Notching a deck railing post creates a lip that extends over the deck, allowing the post to be moved closer to the deck, helping to create a less bulky appearance for those who would prefer not to have their deck railing posts jutting out of the side of their deck.
The notching of deck railing posts is generally considered to be a building shortcut that should be avoided, as it can potentially create a weak point in the post while simultaneously making it vulnerable to cracking or splitting and allowing for moisture between the post and deck.
While it is not entirely advisable to notch your deck railing posts due to the potential to ultimately create a weaker railing that could result in injury, there are ways in which it can be done safely, ensuring a railing that remains sturdy and aesthetically pleasing for years.
Is It OK To Notch Deck Railing Posts?
Notching of a deck railing post involves cutting out a small section of the post, creating a lip that extends over the deck. This brings the railing posts closer to the deck, thus reducing the outward thrust of the railing posts.
While this creates a slimmer profile for the entire railing and the deck as a whole, it ultimately weakens the post connection, and for this reason, it is prohibited in some building codes.
Many resources will say that it’s never a good idea to notch your deck railing posts. The concern here is that the notching can potentially create a weak point in the post that can ultimately cause the railing to fail.
Because the most important aspect of a railing is its ability to prevent users from falling and injuring themselves, it’s understandable that anything that could potentially take away from the safety of the railing is of major concern.
There is also the potential that notching a deck railing post could make it vulnerable to cracking or splitting where the notch is created, further weakening the structure and rendering it unsafe.
Because a notched deck railing post is placed over the deck, there is potential for moisture to become trapped between the lip of the post and the deck. As we all know, trapped moisture is the enemy of almost any construction project, and this is no exception.
The moisture that collects in this space can ultimately cause the wood to rot, creating a potentially dangerous scenario.
Notching a rail post does have its advantages, as the post is given a significant amount of extra resistance to downward thrust due to the post sitting on top of the deck as opposed to against the side of the rim joist.
With notching, there is also a significant reduction in the ability of the post to “wiggle” from side to side. Having said that, however, the ability of the handrail to withstand forces of people leaning against it is significantly improved if notching is not employed.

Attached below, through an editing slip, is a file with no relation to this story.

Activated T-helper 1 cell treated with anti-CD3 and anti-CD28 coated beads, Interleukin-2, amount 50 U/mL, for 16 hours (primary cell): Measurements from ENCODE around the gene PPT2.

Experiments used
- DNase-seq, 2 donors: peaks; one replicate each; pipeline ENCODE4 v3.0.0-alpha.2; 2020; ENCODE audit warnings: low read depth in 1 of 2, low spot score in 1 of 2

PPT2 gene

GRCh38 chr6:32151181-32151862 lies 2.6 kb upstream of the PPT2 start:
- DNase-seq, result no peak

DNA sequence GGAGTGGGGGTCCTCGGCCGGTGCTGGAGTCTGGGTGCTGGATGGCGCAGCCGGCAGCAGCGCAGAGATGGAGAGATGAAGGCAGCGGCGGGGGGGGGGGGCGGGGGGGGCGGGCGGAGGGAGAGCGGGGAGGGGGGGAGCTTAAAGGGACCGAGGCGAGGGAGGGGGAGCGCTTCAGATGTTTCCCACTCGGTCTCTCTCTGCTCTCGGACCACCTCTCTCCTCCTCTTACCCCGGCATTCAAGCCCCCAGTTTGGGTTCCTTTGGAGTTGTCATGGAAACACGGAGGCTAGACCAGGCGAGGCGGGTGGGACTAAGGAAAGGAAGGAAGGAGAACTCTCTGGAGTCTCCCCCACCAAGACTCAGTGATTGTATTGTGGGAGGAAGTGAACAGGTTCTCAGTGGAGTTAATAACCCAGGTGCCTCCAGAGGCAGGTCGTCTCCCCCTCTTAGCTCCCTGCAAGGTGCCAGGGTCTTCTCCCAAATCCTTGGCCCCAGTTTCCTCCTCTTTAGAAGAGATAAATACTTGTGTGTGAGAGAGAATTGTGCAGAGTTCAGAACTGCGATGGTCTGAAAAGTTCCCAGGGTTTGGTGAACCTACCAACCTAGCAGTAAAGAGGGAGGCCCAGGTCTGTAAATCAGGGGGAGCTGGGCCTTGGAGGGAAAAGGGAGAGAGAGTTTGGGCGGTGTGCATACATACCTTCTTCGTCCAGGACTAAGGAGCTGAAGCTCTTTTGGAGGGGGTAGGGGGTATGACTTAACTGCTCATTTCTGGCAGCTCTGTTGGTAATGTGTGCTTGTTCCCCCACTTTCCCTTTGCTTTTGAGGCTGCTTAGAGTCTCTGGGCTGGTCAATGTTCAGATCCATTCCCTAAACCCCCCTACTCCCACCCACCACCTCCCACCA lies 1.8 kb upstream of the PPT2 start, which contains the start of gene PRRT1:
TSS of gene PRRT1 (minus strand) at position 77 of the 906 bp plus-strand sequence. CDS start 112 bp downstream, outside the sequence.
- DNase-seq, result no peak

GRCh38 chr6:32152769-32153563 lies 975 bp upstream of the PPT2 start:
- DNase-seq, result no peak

Installing Deck Railing Posts
Deck railing posts are usually constructed using 4” x 4” timber, but 6” x 6” is also common. The spacing between deck railing posts should be no more than 6 feet, center to center. If you need to create a stronger railing, spacing between 4’ and 5’ is a great option to ensure a sturdier finished result.
Bear in mind that it is important to ensure that the posts are as evenly spaced as possible at all times to ensure that structural integrity is maintained while aesthetics are kept in check.
Bolts should always be used to affix the posts to the structure, ensuring a stronger build at all times. While notching might be restricted by the building codes in your region, there are ways to get around this if the aesthetic of notched posts is something you are set on having.
By making use of 6 x 6” posts, there is a possibility that you can work around the regulations by incorporating a notch of 1 ½”. This may be allowed in some cases; however, you will need to run this by your building inspector to ensure that you are within regulation.
Bear in mind that you should leave a gap of at least 2 inches between the end post and the wall to ensure that you will be able to paint and make other necessary repairs as and when required.
How To Notch Deck Railing Posts
If they are carefully planned and built according to strict guidelines, notched posts can produce a safe and attractive railing. Notching the posts will allow them to sit closer to the edge of the deck, with the unnotched portion of the post resting directly on top of the deck itself.
Firstly, cut all of the posts to the correct length and then lay them out. Measure the depth of the joist, and add to this the thickness of the deck. Add these measurements together, subtract ½ an inch, and mark the resultant measurement on the posts (from the bottom, up).
Next, you will need to cut the post by setting your circular saw at 1 ½ inches and making numerous cuts to this depth between your previously marked line and the bottom of the post. Once the cuts are complete, knock out the pieces of timber using a hammer before using a chisel to clean the notch of any residual debris. It’s important that you ensure the notch is cut squarely and evenly.
The next step is mostly for aesthetic reasons but should be considered. This is the bevelling of the bottom of the post. A 45° cut will make for a neat bevel on all of the posts.
Whether you are hoping to notch your deck railing posts for aesthetic purposes to achieve a sleeker-looking deck or you feel it might be necessary for space-saving reasons, it is possible to achieve a safe railing while adopting notched posts.
It’s essential, however, that careful construction is done to ensure that the end product is one that will not only last for a long period of time without failing, but will ensure safety for all users of the deck or balcony upon which the railing is built.
It’s important to bear in mind, however, that there are other alternative construction methods available that will negate the need to notch your deck railing posts while still achieving a safe and aesthetically pleasing result.